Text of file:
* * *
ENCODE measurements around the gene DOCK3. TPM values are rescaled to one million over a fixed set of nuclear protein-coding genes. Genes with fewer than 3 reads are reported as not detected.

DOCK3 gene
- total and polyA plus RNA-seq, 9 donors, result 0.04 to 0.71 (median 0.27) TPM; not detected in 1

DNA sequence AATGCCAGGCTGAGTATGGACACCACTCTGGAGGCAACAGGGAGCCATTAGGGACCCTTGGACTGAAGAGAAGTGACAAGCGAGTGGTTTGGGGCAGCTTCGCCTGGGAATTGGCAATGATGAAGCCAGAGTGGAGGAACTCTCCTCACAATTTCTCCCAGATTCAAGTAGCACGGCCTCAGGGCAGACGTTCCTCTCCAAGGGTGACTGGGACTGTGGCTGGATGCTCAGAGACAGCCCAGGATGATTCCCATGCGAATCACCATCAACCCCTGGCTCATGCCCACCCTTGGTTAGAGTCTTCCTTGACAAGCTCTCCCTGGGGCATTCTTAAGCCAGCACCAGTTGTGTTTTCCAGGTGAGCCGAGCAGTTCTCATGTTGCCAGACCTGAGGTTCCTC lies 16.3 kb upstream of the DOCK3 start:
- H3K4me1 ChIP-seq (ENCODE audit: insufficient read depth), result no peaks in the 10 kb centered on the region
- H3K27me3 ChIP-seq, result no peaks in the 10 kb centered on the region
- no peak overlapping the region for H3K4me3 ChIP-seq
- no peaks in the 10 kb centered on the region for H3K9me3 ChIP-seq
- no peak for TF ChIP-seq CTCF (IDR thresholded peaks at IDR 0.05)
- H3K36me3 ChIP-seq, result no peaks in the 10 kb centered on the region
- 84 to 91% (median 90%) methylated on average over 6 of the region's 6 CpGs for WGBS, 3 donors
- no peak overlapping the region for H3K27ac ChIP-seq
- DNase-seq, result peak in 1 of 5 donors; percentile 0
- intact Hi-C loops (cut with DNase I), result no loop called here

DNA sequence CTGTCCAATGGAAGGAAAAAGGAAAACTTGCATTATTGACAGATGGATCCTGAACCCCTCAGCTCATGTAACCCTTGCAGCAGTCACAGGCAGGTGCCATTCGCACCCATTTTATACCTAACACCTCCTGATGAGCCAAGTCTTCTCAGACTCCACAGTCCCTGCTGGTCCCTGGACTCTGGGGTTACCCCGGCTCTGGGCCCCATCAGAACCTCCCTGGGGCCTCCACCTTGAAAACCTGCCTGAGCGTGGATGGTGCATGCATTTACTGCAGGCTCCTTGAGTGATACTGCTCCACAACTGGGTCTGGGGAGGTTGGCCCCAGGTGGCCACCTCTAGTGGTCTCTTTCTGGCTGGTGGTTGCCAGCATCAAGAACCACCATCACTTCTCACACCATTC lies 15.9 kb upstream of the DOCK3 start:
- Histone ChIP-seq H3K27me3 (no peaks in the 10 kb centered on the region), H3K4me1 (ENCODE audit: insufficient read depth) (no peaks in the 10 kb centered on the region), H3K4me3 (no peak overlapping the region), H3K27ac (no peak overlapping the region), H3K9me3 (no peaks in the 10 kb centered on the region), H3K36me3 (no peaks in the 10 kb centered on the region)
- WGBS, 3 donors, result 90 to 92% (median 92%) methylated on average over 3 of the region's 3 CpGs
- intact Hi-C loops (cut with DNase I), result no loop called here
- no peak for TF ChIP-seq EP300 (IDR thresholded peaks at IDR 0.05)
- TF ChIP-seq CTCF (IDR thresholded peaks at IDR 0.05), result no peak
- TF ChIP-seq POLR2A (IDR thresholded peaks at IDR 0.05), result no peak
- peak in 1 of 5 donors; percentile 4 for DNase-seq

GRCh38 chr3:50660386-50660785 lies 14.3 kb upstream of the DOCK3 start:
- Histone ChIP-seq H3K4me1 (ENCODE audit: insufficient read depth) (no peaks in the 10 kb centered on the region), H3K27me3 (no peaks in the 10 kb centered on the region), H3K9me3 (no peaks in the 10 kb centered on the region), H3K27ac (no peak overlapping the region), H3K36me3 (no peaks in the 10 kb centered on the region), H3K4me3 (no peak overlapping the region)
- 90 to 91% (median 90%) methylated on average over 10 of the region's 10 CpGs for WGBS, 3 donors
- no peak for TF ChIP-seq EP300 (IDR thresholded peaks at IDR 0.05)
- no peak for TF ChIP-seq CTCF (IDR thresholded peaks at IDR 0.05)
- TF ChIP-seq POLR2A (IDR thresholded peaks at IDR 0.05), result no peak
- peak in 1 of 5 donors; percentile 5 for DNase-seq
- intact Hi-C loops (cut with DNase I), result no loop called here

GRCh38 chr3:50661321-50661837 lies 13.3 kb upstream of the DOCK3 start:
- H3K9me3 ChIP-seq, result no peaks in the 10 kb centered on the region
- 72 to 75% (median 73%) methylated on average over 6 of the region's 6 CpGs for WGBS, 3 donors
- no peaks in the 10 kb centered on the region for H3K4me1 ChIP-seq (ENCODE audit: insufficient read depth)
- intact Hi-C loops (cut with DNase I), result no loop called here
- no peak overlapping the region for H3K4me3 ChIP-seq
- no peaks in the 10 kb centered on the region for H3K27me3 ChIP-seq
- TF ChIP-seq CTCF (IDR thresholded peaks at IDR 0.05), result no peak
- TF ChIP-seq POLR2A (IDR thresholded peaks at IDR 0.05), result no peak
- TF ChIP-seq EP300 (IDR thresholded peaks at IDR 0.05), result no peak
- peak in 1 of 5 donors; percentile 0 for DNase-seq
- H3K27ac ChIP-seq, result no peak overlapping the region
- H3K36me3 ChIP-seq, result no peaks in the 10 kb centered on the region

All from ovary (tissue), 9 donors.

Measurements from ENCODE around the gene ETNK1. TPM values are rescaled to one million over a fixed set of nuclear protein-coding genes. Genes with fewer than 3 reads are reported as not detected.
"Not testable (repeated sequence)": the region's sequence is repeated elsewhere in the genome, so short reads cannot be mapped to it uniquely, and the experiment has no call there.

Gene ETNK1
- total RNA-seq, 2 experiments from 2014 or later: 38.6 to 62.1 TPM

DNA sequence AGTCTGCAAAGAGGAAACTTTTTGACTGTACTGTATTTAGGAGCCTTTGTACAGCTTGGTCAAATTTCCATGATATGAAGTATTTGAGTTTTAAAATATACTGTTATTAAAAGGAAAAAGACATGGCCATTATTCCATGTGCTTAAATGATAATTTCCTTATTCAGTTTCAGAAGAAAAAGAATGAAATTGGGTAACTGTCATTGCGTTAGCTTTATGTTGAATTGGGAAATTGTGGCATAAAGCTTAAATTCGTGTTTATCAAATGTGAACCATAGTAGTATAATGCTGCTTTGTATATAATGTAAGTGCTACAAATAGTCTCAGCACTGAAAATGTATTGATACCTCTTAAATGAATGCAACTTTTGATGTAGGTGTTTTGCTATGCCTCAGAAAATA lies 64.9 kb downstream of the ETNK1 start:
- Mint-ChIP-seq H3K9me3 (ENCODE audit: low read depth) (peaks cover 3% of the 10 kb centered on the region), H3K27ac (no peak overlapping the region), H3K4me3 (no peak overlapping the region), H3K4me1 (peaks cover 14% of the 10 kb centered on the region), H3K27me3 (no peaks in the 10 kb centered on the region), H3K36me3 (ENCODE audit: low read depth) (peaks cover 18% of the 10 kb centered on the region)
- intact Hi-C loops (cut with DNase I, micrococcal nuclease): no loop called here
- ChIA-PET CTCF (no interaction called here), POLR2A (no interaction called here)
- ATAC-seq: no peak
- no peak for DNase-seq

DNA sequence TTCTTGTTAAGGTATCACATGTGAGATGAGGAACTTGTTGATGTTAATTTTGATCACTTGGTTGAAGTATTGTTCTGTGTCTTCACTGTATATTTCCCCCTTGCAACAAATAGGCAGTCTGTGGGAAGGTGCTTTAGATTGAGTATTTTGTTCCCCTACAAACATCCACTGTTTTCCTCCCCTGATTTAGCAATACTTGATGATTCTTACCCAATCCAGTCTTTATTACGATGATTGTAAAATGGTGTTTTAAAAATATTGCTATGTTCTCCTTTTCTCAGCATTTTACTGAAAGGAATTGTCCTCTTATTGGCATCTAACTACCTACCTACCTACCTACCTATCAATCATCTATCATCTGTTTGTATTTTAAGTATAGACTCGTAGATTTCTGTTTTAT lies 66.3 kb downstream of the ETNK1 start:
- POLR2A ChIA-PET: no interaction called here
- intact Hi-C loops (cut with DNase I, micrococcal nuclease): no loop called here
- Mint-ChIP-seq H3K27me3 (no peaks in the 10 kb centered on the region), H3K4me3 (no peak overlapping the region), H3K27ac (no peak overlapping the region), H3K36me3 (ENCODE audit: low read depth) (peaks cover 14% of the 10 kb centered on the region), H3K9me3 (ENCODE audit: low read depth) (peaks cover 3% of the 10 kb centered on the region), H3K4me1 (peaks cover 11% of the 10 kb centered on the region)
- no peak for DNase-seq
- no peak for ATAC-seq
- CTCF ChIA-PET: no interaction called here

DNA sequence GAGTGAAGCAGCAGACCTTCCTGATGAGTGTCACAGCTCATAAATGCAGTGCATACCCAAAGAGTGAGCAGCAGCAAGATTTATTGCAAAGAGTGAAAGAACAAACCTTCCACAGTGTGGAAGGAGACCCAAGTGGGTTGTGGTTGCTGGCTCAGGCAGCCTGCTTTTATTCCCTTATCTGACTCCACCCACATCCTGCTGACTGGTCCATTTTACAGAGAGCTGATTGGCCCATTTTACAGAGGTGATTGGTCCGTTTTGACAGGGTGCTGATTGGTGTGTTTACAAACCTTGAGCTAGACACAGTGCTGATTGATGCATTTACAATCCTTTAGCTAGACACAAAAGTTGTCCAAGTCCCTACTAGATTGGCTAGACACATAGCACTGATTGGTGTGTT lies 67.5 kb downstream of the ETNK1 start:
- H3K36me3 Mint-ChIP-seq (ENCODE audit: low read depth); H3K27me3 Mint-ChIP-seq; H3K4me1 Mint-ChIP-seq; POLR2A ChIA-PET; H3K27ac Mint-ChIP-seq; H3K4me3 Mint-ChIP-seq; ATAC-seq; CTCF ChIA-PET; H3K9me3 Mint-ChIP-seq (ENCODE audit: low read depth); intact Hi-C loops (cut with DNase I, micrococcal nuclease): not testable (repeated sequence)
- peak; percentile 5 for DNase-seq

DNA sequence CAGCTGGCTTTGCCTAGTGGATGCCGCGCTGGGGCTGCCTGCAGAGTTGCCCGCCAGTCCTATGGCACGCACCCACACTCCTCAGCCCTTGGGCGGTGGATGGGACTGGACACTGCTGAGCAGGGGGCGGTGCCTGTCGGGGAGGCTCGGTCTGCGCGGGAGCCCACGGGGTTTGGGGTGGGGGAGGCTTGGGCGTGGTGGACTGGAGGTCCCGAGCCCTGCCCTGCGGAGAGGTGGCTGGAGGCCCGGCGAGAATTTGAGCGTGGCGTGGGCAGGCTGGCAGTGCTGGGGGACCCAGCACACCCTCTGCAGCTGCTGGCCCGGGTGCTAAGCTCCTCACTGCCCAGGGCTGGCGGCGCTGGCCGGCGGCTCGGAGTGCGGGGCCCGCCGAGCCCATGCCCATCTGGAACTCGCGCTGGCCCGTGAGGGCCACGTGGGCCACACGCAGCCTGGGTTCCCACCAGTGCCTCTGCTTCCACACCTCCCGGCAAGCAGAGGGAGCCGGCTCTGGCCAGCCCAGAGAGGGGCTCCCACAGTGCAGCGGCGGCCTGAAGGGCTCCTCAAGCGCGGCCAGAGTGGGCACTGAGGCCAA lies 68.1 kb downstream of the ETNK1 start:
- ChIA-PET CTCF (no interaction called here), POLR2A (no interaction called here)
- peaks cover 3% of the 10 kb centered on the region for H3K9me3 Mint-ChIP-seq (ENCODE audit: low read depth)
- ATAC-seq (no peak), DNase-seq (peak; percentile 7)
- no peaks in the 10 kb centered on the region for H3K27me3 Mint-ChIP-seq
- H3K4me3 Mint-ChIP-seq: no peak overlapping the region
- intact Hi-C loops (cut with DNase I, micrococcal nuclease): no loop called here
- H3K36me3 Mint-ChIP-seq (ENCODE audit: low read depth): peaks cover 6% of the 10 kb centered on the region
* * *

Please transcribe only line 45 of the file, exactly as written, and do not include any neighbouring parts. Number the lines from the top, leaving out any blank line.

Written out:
Measurements from ENCODE around the gene ETNK1. TPM values are rescaled to one million over a fixed set of nuclear protein-coding genes. Genes with fewer than 3 reads are reported as not detected.